Spring Walk in Budapest

Spring arrived prudently to the Hungarian capital this year, but it’s worth all the wait, as it has covered Budapest in beautiful plants and flowers. To celebrate this wonderful season, we’ve listed the must-see spring locations of the city, from Újlipótváros to Sváb Hill.

Szent István Park

The green heart of Újlipótváros, Szent István Park was established at the place of a former industrial site more than 90 years ago. This urban reserve boasts a variety of tree types, including sky reaching locusts, London planes, lime trees, silver birches, and a line of protected catalpas that were among the very first species planted here. Apart from the number one park attraction of families, aka the sandy playground, the visitors of Szent István Park can walk by blossoming plants and flowers in the spring and summer seasons. The park gives home to a tiny rose garden, too.

Photograph: Főkert Zrt.

Mechwart Liget

The beautiful park situated at the corner of Margit Avenue and Keleti Károly Street is often referred to as the unofficial main square of District II, with the mayor’s office at the north-western corner of this green oasis. You’ll find an enclosed area for flower beds in front of the stairs leading up to the mayor’s yellow building. In the spring, 15 thousand annual and bulbous plants are grown here. It’s no surprise that this green spot of the city looks fascinating this time of the year, with blossoming dwarf cherries, as well as lush oaks and aspens.

Photograph: Zsombor Györkő

Széllkapu Park

It’s been two years since the 26 square meters Széllkapu Park, one of the largest public parks in Central Europe opened, awaiting visitors with a three-dimensional hanging garden, a cherry tree lined promenade, spectacular solar panels, and 355 new trees. Sided by Fény Street, Kis Rókus Street, Margit Avenue, and Mammut 2 Shopping Mall, Széllkapu Park was built at the place of abandoned industrial buildings and a parking lot. This modern urban park boasting versatile flora and fauna is surely worth a visit.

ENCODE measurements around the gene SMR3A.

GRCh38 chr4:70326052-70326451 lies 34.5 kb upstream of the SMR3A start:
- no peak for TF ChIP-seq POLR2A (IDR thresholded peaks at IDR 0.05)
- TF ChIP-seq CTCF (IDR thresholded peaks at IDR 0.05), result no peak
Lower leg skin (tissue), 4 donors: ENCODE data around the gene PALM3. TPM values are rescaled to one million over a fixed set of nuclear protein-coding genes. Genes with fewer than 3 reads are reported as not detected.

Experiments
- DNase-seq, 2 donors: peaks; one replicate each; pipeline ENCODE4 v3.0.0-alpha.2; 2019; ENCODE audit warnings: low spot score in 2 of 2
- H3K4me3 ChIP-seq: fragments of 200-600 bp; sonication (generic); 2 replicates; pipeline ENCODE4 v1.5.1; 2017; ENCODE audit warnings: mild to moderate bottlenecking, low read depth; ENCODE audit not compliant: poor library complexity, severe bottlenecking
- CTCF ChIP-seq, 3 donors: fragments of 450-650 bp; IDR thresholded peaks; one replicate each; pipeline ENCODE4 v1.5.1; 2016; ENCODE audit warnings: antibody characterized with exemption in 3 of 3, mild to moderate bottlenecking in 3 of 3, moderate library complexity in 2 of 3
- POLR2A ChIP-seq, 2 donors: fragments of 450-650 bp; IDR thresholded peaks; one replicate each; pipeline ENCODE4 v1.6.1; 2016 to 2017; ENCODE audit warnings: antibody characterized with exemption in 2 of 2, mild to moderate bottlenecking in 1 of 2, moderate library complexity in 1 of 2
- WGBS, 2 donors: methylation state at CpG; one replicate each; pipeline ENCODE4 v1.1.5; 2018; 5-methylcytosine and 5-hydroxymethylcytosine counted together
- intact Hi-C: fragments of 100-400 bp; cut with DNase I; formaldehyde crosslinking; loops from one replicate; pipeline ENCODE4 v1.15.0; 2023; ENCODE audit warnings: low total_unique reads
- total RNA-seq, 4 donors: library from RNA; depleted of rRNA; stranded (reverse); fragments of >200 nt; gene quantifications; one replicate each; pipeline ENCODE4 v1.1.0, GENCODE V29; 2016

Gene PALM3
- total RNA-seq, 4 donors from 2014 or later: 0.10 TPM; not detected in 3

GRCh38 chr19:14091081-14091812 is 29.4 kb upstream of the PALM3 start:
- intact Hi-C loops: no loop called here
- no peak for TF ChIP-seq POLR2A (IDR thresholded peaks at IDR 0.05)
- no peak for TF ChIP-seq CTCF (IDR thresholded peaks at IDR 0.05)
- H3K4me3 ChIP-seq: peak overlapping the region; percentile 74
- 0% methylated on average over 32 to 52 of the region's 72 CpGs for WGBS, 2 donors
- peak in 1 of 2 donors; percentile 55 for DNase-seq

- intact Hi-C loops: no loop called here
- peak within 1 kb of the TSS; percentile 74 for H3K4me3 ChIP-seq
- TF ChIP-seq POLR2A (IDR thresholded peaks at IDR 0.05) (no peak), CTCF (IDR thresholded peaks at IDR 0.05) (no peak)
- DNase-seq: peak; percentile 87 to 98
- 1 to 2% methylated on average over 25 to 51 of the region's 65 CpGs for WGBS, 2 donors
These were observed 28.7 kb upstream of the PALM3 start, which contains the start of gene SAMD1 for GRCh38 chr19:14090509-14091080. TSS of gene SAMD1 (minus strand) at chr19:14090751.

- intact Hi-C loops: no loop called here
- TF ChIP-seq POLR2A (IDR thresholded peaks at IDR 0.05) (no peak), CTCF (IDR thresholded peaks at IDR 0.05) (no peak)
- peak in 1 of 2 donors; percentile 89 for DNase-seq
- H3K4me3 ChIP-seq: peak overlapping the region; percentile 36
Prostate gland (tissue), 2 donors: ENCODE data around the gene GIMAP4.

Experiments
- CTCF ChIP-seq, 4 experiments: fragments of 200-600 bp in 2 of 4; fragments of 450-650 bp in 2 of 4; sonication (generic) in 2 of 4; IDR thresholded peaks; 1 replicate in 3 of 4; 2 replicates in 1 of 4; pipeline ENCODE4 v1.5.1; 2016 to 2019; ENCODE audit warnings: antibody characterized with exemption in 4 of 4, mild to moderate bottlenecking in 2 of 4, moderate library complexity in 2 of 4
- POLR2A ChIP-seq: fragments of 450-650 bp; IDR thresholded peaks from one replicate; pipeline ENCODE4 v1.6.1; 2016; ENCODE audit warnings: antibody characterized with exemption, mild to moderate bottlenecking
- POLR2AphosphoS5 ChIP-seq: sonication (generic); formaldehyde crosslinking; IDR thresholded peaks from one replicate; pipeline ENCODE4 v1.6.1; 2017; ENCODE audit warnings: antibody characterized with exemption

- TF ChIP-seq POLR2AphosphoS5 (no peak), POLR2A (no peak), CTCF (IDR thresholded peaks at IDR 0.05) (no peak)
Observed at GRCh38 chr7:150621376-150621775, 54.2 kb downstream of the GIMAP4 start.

Photograph: Millenáris 

Tóth Árpád Promenade

The number one destination of the blossoming Budapest is without a doubt the pink petals covered Tóth Árpád Promenade, named after our well-known writer who once loved taking long walks in the Castle District. The promenade is surrounded by trees on both sides: family villas line up behind chestnut trees at the eastern side, while westward you’ll get a grasp of a breath-taking panorama over Krisztinaváros and the hills of Buda. The wonderful view is shielded by the colourful, palm-sized petals of cherry trees from April to May.

Photograph: Budapesti Tekergő

ELTE Botanical Garden

Established in 1847, the ELTE Botanical Garden (better known as Füvészkert, or herbalist garden) plays an important role in the world-renowned youth novel of Ferenc Molnár, The Paul Street Boys. Operating as a special educational unit of the Eötvös Loránd University on a little bit over 3 hectares of land, it houses 8,000 plant species, including many kinds of cactuses, Queen Victoria’s water lily, the ancient Wollemi pine, witch hazel, orchids, bamboo and more. Füvészkert’s most notable monument is the country’s first Palm House: boasting a small pond inside, tropical conditions, and a wide range of exotic trees, it will surely awaken the 19th century romanticist in everyone.

Photograph: Károly Demeter

Jókai Garden

Named after its former owner, the famous Hungarian writer Mór Jókai, Sváb Hill’s Jókai Garden was founded in 1973. He purchased the land at the age of 28 from the money he earned after two of his renowned novels: The Hungarian Nabob and Zoltán Kárpáthy. Before he gained ownership, the territory (a former stone mine) belonged to the violin manufacturer J.B. Schweitzer. Jókai fell in love with the irresistible panorama over Gellért Hill, river Danube and the city. He built a terrace and surrounded it with roses, vine, maple, linden, and fruit trees. The place became his sanctuary far away from the noisy city centre. Today, there is a memorial room dedicated to the writer with personal belongings but other exhibitions are also held. The park is open on business days.

Photograph: Jókai-kert Természetvédelmi Terület